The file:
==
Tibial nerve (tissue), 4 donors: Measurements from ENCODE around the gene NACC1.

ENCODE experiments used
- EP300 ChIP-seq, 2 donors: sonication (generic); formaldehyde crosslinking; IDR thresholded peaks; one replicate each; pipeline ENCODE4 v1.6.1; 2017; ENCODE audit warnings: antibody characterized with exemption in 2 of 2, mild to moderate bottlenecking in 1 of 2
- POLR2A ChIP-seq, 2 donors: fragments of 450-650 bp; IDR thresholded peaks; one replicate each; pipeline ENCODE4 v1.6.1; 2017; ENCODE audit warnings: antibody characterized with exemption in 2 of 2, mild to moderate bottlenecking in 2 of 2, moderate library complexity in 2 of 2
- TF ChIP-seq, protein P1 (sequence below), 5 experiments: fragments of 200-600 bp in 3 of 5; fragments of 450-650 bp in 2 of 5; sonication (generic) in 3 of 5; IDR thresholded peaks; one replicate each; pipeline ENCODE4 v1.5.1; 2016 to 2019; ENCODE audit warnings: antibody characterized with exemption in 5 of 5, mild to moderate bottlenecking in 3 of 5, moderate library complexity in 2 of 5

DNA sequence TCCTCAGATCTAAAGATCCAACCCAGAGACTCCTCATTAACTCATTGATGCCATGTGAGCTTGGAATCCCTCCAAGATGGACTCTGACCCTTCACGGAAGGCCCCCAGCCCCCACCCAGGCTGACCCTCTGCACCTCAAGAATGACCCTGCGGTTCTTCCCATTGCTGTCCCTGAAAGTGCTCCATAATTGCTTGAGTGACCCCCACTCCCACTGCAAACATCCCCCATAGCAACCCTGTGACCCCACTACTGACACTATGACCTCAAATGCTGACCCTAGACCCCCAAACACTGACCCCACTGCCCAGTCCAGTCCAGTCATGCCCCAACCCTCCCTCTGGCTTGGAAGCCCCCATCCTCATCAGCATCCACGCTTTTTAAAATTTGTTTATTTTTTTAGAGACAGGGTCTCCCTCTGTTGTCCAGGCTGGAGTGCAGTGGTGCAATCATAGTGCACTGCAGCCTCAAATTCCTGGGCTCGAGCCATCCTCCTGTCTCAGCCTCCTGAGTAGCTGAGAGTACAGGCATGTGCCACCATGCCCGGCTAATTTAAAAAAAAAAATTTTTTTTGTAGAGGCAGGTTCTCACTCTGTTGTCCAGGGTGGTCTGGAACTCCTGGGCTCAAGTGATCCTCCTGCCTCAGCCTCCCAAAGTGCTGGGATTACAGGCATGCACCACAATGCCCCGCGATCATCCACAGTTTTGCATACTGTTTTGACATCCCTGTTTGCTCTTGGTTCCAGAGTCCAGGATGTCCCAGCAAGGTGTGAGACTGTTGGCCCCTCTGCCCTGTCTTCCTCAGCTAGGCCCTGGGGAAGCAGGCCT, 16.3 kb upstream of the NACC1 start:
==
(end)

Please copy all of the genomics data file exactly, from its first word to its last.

Tibial nerve (tissue), 4 donors: Measurements from ENCODE around the gene NACC1.

ENCODE experiments used
- EP300 ChIP-seq, 2 donors: sonication (generic); formaldehyde crosslinking; IDR thresholded peaks; one replicate each; pipeline ENCODE4 v1.6.1; 2017; ENCODE audit warnings: antibody characterized with exemption in 2 of 2, mild to moderate bottlenecking in 1 of 2
- POLR2A ChIP-seq, 2 donors: fragments of 450-650 bp; IDR thresholded peaks; one replicate each; pipeline ENCODE4 v1.6.1; 2017; ENCODE audit warnings: antibody characterized with exemption in 2 of 2, mild to moderate bottlenecking in 2 of 2, moderate library complexity in 2 of 2
- TF ChIP-seq, protein P1 (sequence below), 5 experiments: fragments of 200-600 bp in 3 of 5; fragments of 450-650 bp in 2 of 5; sonication (generic) in 3 of 5; IDR thresholded peaks; one replicate each; pipeline ENCODE4 v1.5.1; 2016 to 2019; ENCODE audit warnings: antibody characterized with exemption in 5 of 5, mild to moderate bottlenecking in 3 of 5, moderate library complexity in 2 of 5

DNA sequence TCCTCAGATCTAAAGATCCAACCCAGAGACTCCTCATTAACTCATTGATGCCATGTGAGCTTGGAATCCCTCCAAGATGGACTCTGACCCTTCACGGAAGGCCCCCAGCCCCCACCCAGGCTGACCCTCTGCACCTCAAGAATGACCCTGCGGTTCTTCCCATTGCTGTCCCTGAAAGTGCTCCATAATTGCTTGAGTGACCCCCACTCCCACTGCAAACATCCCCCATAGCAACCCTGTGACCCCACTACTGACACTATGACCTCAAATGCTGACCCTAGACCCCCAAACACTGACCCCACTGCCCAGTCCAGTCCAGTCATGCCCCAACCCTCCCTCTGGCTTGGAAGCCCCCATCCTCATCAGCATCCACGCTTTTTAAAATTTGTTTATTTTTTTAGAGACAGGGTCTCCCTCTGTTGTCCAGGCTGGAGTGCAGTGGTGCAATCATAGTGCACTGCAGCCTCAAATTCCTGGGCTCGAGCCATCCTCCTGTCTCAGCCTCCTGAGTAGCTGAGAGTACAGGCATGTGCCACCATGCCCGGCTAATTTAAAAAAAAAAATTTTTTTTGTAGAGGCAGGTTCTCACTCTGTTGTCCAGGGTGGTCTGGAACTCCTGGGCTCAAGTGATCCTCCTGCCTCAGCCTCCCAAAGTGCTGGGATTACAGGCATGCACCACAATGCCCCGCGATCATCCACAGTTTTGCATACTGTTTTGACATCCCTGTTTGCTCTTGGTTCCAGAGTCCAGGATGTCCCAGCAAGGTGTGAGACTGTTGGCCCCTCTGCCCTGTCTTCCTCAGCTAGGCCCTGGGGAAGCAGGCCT, 16.3 kb upstream of the NACC1 start: